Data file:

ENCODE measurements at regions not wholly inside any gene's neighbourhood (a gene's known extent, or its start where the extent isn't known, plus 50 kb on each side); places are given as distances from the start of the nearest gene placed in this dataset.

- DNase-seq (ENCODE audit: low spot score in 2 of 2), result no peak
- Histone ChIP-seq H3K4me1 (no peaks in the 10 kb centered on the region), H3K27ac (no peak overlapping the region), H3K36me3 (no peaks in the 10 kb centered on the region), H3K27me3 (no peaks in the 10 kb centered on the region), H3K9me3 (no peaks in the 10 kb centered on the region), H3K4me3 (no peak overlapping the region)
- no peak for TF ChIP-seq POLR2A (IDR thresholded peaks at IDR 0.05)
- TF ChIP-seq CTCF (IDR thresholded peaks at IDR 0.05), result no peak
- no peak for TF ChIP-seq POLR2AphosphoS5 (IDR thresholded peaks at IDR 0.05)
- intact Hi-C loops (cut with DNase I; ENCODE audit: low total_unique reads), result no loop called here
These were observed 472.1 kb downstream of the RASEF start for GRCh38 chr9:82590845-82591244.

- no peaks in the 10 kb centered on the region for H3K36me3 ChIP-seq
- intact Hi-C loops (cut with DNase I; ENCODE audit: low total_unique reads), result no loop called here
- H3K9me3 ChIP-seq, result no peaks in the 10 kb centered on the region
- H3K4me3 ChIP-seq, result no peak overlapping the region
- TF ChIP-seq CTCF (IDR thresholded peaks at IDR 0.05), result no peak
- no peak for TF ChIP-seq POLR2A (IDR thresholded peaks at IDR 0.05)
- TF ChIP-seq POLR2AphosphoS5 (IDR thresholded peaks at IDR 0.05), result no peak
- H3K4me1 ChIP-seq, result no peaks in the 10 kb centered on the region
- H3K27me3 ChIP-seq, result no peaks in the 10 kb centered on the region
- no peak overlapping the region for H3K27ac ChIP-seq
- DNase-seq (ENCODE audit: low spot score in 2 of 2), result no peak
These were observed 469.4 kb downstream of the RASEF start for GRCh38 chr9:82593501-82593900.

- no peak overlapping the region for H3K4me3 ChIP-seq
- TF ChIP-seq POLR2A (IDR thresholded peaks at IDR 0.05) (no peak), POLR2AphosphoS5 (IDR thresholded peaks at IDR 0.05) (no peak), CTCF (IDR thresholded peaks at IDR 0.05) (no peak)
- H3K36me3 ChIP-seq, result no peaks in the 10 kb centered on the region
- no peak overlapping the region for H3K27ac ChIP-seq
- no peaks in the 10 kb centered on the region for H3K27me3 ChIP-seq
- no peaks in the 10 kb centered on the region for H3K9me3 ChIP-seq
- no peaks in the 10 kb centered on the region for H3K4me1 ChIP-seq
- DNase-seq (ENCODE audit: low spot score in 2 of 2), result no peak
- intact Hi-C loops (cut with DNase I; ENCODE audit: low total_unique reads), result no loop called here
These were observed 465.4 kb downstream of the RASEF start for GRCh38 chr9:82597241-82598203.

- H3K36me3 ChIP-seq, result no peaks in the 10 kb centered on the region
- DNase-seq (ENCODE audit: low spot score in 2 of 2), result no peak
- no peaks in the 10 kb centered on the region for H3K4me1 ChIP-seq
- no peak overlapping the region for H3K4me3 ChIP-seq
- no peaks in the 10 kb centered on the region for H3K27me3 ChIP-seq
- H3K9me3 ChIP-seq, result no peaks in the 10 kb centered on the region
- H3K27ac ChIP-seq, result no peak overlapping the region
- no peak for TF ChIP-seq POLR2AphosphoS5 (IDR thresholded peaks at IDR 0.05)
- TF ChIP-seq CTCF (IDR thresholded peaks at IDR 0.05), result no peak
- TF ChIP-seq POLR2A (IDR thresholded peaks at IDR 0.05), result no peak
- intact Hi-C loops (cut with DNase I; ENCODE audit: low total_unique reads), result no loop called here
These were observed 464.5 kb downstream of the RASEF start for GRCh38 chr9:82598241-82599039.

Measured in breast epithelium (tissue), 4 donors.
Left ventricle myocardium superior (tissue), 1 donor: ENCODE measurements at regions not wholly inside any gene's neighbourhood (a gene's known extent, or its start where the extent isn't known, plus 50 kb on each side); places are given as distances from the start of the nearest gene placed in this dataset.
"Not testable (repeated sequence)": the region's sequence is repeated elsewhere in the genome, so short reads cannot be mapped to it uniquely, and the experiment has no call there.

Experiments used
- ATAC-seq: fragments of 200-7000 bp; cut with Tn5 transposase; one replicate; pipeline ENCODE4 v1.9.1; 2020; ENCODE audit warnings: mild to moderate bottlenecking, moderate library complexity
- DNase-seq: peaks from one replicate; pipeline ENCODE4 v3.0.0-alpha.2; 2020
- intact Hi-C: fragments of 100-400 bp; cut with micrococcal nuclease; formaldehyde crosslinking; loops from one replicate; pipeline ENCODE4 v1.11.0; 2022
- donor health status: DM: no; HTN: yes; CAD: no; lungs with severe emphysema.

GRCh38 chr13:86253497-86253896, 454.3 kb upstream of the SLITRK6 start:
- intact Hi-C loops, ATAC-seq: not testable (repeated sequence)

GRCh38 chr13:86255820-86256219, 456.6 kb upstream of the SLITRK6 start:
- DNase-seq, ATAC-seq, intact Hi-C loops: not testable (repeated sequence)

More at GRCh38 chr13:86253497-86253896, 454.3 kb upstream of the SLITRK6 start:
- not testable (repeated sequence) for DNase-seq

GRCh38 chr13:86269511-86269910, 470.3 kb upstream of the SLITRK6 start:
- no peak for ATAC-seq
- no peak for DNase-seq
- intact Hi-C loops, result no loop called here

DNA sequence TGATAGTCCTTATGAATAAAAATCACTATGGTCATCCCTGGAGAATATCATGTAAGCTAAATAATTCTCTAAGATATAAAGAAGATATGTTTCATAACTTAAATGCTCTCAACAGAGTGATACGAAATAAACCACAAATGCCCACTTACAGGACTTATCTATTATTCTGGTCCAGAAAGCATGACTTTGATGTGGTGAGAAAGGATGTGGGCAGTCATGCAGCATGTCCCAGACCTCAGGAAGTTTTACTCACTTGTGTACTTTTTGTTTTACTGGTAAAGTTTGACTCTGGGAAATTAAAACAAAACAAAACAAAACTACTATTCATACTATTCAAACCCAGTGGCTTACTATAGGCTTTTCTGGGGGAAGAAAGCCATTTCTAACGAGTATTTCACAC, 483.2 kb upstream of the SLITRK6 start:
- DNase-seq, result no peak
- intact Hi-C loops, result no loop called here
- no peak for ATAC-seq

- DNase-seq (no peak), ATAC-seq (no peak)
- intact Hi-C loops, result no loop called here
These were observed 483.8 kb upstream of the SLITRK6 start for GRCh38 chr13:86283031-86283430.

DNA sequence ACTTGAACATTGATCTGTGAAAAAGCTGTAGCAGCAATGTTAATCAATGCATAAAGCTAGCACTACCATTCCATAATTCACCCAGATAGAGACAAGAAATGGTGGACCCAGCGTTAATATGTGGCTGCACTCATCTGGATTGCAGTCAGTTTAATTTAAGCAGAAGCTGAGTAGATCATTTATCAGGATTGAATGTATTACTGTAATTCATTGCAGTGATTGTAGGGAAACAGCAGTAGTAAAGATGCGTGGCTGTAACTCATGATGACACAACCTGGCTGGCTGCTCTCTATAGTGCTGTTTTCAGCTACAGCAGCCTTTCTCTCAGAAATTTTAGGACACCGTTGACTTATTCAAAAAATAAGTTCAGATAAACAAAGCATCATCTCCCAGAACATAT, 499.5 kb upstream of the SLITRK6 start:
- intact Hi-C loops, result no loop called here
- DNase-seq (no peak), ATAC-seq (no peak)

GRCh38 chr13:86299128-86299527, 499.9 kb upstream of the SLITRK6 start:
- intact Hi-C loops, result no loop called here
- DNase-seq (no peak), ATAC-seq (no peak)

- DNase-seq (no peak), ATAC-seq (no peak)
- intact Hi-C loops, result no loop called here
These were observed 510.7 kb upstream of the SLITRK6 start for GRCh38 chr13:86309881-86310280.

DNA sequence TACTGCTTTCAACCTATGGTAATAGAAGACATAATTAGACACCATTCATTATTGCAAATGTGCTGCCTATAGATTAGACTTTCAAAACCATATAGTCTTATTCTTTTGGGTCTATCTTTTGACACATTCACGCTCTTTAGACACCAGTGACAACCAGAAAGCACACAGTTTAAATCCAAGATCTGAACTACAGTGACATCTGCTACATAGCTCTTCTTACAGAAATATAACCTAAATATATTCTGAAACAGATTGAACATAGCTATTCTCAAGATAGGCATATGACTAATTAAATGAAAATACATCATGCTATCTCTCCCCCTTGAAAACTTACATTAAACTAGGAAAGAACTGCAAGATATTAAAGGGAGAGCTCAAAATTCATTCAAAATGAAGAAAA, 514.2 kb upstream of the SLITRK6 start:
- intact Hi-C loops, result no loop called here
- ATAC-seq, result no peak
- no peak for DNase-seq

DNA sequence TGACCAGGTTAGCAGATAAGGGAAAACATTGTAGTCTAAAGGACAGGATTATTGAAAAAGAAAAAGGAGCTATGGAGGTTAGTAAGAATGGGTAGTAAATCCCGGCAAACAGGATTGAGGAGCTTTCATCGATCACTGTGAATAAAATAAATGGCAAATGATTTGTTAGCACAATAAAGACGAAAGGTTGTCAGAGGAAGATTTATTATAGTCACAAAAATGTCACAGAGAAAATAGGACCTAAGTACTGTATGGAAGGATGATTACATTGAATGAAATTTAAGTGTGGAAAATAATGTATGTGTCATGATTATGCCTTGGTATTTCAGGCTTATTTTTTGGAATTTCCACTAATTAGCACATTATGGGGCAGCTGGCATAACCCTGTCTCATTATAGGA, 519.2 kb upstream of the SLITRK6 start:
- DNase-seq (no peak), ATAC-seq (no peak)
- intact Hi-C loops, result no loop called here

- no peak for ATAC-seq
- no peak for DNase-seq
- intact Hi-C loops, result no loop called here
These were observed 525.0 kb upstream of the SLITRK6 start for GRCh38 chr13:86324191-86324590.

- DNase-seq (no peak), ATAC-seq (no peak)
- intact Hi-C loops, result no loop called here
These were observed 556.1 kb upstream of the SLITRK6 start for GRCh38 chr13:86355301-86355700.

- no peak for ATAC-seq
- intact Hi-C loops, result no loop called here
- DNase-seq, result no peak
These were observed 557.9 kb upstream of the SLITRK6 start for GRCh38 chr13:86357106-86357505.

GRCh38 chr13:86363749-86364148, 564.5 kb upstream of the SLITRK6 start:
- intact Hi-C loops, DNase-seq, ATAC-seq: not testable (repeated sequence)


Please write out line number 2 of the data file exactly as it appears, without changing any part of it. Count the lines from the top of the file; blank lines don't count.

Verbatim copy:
- DNase-seq (ENCODE audit: low spot score in 2 of 2), result no peak